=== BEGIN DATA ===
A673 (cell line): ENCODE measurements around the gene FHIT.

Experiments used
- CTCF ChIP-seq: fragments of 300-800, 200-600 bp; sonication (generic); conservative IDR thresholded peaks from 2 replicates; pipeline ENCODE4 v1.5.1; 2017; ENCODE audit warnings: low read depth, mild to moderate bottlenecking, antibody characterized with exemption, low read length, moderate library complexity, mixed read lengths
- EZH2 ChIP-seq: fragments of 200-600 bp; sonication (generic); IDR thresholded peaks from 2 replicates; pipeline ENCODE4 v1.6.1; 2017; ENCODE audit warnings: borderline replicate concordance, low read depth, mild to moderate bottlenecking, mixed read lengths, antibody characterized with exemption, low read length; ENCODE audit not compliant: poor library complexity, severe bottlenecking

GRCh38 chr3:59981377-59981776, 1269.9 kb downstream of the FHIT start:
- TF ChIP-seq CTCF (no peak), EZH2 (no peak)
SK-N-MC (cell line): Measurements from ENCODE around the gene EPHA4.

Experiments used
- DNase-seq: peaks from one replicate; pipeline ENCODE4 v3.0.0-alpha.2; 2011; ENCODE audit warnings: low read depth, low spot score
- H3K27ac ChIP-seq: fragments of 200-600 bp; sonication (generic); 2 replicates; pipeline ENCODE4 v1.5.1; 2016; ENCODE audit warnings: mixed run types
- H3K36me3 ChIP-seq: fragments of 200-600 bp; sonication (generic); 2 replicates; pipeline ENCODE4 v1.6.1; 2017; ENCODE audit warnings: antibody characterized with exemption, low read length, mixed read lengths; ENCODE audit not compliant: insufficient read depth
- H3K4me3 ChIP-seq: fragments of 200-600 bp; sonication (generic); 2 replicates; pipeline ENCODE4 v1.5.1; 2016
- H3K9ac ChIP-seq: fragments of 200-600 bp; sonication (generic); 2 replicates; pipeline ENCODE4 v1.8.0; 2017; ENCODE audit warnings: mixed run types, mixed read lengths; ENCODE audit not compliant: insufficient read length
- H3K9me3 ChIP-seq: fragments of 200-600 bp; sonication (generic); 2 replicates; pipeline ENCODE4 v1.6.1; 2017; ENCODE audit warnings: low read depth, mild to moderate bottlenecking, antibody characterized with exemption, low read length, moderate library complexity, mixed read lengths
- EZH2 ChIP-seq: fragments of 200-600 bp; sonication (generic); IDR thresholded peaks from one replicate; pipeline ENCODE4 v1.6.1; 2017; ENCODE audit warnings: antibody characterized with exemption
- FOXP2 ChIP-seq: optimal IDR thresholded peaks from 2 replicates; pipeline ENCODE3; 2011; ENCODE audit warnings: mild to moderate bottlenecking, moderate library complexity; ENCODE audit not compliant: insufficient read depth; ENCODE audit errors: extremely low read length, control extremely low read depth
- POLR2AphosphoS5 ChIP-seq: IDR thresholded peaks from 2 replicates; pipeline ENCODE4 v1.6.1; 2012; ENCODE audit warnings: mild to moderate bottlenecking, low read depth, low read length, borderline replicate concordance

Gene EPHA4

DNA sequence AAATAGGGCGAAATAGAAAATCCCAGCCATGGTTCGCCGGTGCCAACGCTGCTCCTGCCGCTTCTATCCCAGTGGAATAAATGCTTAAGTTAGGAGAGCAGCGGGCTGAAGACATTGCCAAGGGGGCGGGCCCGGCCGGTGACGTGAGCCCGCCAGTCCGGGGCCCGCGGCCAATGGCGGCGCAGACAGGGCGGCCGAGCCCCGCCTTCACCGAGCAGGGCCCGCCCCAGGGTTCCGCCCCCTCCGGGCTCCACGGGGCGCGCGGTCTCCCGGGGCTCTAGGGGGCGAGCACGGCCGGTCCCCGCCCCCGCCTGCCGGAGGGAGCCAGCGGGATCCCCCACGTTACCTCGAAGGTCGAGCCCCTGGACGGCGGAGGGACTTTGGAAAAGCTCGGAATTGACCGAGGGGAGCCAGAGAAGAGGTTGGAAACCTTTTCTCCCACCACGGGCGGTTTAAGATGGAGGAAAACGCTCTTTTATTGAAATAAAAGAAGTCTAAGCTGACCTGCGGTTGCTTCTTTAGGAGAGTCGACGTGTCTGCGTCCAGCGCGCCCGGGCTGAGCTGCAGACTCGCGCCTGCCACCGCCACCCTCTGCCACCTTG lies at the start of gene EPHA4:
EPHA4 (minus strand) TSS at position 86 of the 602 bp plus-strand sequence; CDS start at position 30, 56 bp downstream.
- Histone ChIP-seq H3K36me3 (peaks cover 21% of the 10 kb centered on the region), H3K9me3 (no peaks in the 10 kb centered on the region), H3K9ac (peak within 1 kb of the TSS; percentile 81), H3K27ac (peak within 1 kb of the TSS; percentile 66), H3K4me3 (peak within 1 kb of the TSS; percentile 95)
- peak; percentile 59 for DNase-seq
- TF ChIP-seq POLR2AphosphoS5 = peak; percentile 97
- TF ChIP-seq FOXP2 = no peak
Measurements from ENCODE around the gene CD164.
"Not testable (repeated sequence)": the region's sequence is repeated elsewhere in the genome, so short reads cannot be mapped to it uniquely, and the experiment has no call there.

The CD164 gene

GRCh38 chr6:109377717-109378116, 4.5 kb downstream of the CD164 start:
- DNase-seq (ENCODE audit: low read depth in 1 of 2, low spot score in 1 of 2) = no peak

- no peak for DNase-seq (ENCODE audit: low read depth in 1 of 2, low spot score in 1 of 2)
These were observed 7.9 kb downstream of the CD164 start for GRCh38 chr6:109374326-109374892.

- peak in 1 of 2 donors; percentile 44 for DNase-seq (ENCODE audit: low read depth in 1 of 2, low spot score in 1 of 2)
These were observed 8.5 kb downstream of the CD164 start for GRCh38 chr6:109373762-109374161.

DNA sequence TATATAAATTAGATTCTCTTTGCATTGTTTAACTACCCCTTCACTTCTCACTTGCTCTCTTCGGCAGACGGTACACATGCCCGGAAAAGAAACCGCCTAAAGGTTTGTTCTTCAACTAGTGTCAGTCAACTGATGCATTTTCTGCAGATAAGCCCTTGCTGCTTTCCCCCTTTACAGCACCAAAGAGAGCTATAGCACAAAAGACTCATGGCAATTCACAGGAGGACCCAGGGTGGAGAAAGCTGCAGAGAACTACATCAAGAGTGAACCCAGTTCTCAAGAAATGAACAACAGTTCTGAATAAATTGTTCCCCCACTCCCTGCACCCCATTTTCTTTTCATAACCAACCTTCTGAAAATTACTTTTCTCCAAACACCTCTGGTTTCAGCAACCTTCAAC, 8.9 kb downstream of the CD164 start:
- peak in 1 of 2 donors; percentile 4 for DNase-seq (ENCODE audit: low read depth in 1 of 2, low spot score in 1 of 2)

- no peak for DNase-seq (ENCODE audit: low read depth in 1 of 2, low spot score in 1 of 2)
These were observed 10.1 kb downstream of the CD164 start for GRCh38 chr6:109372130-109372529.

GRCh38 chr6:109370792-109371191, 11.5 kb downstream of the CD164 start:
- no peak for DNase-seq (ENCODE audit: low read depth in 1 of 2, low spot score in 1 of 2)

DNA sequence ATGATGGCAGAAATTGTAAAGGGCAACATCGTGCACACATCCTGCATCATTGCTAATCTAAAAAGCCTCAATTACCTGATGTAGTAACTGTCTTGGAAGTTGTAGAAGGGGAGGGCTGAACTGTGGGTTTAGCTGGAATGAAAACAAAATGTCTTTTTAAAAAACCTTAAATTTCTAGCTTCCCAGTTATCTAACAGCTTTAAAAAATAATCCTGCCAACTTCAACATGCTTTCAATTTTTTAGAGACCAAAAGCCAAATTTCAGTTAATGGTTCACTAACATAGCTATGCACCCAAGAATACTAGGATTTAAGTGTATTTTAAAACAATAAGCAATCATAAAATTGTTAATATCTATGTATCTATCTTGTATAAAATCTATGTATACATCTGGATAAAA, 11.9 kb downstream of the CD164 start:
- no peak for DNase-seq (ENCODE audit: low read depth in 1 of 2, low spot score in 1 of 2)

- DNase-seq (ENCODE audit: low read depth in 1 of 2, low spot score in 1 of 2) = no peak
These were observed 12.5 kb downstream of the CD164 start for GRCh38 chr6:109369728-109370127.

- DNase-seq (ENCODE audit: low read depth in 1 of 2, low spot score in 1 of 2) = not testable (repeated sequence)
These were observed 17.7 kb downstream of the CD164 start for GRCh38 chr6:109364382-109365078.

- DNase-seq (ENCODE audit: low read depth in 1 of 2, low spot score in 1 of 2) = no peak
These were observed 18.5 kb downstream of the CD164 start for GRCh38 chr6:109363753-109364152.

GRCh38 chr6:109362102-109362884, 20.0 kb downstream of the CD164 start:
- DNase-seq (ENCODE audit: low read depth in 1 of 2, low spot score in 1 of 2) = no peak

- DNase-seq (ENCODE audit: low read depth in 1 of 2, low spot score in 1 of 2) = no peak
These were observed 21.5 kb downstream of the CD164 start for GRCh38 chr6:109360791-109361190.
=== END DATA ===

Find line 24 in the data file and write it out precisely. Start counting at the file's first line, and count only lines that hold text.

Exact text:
- TF ChIP-seq FOXP2 = no peak